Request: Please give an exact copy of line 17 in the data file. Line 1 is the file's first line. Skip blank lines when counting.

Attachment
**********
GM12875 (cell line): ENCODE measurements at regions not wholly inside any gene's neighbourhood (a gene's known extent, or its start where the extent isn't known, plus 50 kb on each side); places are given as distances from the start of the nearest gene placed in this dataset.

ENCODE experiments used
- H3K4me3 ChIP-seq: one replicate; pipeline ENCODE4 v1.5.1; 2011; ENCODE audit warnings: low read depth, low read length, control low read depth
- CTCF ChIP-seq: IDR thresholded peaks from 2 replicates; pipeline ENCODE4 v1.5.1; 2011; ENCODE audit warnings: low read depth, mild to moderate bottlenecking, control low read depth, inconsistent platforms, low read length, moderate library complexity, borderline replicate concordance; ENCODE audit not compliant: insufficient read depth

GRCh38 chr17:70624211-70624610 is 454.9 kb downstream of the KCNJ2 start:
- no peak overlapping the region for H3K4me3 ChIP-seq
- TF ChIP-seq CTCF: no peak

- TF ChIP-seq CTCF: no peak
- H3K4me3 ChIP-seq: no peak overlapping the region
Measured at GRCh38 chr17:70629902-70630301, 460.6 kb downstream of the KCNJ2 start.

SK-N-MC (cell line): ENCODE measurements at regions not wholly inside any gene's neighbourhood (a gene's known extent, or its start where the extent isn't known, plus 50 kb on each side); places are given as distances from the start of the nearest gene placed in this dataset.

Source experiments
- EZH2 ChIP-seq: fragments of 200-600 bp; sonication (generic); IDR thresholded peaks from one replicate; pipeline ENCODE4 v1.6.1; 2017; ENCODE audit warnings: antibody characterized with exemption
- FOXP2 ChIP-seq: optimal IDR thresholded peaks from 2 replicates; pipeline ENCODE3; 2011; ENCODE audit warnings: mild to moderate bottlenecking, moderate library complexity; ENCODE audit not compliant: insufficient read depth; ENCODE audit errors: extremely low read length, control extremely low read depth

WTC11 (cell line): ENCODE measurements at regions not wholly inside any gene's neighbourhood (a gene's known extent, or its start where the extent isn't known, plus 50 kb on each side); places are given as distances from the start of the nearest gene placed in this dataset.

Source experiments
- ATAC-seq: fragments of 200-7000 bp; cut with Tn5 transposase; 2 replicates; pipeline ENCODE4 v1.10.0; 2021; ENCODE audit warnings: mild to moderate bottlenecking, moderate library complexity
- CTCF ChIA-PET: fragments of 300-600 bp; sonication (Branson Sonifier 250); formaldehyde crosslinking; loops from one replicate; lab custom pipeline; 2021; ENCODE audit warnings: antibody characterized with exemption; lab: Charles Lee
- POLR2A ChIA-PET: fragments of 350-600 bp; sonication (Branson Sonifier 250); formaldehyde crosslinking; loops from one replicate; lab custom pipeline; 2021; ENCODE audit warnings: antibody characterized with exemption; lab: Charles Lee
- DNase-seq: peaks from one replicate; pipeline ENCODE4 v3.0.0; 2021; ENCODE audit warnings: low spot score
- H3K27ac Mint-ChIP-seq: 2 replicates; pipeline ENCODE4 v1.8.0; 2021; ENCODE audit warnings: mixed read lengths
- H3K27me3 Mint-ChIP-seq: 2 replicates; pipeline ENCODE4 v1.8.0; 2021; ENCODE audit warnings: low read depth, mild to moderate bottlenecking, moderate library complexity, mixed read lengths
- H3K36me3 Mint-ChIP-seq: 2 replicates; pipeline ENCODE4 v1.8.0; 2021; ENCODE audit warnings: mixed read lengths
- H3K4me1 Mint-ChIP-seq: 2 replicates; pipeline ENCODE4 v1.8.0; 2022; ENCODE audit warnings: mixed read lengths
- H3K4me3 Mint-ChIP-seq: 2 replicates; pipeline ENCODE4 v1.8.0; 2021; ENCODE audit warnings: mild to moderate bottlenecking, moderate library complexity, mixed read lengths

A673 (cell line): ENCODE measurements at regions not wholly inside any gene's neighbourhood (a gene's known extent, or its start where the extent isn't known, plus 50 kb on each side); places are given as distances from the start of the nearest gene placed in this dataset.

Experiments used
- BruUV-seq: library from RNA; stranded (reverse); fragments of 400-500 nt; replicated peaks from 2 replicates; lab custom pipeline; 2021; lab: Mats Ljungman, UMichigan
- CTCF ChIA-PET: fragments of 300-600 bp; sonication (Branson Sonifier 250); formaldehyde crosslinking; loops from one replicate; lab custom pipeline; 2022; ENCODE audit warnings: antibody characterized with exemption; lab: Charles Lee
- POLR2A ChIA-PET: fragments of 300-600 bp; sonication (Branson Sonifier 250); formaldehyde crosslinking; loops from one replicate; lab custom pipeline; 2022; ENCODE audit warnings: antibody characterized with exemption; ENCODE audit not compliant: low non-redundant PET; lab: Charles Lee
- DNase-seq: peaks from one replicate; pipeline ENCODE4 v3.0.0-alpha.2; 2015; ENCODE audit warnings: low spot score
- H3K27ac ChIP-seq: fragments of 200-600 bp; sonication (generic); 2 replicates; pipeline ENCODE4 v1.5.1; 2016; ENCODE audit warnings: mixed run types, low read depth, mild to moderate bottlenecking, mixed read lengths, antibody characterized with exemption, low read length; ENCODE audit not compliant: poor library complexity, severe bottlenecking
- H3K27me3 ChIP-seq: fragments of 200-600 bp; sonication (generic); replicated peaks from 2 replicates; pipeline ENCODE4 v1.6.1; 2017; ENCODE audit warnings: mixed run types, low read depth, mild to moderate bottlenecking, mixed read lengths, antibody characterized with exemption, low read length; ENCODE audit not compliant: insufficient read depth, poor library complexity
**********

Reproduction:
- ATAC-seq: fragments of 200-7000 bp; cut with Tn5 transposase; 2 replicates; pipeline ENCODE4 v1.10.0; 2021; ENCODE audit warnings: mild to moderate bottlenecking, moderate library complexity